When asked, Jesus didn’t answer directly. Instead, he pointed to what was happening. He said, ‘The blind receive their sight, the lame walk, the lepers are cleansed, the deaf hear, the dead are raised, and the poor have good news brought to them. And blessed is anyone who is not scandalized by me.’ In other words, ‘These are the fruits of my ministry: people are healed and thus restored to communal life. Am I the coming one? You decide.’

For those of us who are wondering if what we have here at Sanctuary is the real deal, that is, a sign of the coming one, I suggest that this, then, is our task: to look at the fruit of our life together, and then decide.

Since Sanctuary began, have we seen growth in faith, hope and love? Have people’s eyes been opened to the gospel and its powerful relevance to the world, and has this been good news to financially and spiritually impoverished people?

Since Sanctuary began, have people learned different ways to attend to scripture, to engage in prayer, and to listen for what God is saying to them? Have their ears been opened to God’s Word anew?

Since Sanctuary began, have oftentimes marginalized people felt accepted, loved, healed and served? Have they remembered how much their lives matter? Have they found a place and a people to belong to?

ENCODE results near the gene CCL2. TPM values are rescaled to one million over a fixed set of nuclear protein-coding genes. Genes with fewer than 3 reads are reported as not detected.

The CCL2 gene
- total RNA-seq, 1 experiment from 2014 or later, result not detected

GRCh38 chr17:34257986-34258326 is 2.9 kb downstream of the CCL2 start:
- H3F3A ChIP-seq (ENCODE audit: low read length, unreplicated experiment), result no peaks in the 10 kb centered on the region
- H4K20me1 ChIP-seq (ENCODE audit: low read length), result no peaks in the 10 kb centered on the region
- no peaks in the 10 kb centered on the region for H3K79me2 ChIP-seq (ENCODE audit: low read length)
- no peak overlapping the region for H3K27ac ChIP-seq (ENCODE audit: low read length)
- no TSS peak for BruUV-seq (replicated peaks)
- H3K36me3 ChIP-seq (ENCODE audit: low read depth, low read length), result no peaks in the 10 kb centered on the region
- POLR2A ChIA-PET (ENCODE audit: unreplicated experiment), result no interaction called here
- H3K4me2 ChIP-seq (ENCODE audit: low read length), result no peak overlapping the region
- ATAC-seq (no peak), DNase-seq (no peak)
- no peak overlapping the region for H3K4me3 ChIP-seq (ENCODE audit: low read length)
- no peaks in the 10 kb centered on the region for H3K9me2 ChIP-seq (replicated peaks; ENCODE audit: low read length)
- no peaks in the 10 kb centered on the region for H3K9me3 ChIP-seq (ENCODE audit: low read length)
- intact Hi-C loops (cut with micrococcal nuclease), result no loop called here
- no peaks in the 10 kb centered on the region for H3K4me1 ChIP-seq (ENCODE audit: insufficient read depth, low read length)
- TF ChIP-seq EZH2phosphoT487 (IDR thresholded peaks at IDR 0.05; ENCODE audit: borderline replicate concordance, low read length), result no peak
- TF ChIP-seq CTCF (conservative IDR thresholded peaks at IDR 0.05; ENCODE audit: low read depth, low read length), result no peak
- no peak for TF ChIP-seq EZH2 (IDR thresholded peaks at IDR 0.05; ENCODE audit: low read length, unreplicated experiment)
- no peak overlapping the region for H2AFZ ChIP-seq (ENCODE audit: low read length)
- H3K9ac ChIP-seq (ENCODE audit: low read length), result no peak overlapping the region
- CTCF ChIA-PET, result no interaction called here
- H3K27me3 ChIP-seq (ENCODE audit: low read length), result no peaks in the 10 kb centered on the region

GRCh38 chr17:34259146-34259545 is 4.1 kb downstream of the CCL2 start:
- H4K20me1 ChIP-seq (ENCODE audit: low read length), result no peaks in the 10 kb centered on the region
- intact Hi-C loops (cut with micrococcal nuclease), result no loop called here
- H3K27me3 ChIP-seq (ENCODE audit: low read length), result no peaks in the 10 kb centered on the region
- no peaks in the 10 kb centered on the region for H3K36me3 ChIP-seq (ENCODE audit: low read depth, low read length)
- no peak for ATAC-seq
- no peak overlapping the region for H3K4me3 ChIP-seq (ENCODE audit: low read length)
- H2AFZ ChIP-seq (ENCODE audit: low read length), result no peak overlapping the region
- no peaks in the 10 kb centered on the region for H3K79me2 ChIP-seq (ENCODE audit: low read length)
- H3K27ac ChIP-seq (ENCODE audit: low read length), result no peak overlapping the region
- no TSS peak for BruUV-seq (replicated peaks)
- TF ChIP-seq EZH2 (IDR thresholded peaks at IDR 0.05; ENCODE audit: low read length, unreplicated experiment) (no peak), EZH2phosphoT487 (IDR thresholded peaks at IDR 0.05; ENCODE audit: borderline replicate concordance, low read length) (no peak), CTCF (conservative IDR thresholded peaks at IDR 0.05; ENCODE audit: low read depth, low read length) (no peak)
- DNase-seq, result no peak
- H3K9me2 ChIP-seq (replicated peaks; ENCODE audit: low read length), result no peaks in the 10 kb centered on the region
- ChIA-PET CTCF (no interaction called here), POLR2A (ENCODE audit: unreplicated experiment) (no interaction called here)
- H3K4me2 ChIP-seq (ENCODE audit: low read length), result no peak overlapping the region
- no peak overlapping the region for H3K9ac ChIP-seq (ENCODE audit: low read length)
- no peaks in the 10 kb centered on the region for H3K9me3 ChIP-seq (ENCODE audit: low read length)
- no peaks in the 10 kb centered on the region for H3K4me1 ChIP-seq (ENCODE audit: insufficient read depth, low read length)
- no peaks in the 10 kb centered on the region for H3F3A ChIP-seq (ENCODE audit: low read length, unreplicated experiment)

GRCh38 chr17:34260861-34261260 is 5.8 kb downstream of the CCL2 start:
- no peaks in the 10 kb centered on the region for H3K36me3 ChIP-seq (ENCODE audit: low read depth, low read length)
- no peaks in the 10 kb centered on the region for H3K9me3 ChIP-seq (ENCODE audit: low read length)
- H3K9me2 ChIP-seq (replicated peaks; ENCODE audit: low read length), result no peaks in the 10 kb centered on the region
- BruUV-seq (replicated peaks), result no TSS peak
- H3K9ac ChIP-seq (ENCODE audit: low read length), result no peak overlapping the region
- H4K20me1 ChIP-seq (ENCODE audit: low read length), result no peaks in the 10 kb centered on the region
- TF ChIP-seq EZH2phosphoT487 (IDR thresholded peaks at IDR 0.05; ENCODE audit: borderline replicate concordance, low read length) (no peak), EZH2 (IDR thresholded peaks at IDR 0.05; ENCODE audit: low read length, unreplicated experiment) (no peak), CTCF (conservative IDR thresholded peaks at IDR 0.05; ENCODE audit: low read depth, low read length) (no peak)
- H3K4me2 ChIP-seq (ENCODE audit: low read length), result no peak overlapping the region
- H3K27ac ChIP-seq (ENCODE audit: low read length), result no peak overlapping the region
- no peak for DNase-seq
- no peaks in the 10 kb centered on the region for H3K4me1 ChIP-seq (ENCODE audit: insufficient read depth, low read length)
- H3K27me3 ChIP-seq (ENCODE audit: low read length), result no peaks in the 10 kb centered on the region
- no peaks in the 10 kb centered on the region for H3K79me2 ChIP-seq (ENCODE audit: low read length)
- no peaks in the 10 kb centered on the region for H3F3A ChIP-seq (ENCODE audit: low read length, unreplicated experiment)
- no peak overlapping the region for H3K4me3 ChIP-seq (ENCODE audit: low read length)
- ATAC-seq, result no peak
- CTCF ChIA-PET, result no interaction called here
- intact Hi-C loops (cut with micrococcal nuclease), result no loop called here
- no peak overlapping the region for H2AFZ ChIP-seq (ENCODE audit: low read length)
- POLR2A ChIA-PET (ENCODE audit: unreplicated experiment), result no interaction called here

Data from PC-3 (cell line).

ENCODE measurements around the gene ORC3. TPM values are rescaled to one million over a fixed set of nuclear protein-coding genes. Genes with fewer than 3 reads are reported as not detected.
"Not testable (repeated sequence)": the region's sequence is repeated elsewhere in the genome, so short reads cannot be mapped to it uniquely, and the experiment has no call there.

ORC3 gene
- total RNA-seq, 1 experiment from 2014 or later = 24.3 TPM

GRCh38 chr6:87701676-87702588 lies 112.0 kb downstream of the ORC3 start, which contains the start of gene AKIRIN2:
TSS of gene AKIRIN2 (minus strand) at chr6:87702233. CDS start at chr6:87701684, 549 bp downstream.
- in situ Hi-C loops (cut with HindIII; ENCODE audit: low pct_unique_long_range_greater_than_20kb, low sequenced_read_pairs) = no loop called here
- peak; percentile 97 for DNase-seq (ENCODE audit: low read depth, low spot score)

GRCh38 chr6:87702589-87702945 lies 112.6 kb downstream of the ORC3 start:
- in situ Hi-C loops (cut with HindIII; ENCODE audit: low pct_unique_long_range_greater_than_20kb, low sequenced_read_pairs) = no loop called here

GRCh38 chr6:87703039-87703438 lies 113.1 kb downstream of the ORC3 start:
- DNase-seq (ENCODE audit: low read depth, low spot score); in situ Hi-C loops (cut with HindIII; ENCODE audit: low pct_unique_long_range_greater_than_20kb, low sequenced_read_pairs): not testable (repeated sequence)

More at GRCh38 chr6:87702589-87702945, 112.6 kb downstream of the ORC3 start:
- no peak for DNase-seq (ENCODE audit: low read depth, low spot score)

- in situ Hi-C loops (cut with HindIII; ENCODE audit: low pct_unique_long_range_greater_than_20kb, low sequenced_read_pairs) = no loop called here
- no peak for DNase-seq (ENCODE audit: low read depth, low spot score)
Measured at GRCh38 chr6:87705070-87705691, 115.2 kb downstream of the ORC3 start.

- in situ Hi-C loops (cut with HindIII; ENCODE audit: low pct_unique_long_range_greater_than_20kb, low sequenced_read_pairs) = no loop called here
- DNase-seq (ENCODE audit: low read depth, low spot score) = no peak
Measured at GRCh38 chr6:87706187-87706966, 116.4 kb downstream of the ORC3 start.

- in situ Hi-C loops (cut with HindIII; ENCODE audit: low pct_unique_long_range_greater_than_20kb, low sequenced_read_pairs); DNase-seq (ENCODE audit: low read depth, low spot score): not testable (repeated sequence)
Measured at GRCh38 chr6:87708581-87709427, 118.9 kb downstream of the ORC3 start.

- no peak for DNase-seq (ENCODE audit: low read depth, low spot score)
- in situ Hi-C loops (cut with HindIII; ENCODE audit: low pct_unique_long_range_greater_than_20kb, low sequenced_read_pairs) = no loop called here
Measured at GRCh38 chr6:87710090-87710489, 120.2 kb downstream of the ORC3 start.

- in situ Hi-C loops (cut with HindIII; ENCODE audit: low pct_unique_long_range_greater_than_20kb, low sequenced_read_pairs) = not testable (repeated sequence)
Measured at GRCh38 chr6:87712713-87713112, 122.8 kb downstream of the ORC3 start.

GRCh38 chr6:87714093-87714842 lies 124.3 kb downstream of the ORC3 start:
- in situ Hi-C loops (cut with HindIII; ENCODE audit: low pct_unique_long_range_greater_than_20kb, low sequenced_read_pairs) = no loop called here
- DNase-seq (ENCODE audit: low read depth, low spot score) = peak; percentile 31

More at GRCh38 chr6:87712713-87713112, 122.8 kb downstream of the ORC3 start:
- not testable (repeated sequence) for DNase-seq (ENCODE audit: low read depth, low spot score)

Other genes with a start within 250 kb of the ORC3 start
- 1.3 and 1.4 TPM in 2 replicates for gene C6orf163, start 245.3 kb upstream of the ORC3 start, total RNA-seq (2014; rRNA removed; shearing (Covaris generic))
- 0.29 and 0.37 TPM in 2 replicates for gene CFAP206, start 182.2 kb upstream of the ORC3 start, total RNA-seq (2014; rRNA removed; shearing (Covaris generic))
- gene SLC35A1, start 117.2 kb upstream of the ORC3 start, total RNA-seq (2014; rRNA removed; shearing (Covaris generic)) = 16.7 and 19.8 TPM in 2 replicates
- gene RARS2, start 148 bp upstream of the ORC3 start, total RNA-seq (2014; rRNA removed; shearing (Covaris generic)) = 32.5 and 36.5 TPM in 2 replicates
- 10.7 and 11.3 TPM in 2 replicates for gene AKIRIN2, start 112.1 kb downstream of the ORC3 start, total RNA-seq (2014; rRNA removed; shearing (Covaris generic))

Since Sanctuary began, have diverse folk had opportunities to contribute, to witness, and to serve? Is everyone welcome to participate fully in our common life?

And do Sanctuary’s words and actions, its membership even, scandalize and offend some onlookers?

If the answer to these and similar questions is mostly ‘yes’, and I think it is, then we’re probably on the right track. But we work within limits: the limits of the pastor, the limits placed around us by the pandemic, the limits of our time and energy, the limits of our capacity and willingness to show up and contribute. And as John’s life, and indeed Jesus’ life, show, even the greatest faithfulness does not necessarily lead to popularity or success; at least, not in this world. So our progress may be slow; our work may be small and humble; our future may be uncertain: but this is all okay.

For we are in Advent: a time of waiting, and a time of unsettled and unsettling expectations, poised as we are between our present reality and our future hope. We can trust that God is already working within us and among us and through us—we are already a sign of the one to come—even as we look to the full arrival of God-with-us, Immanuel.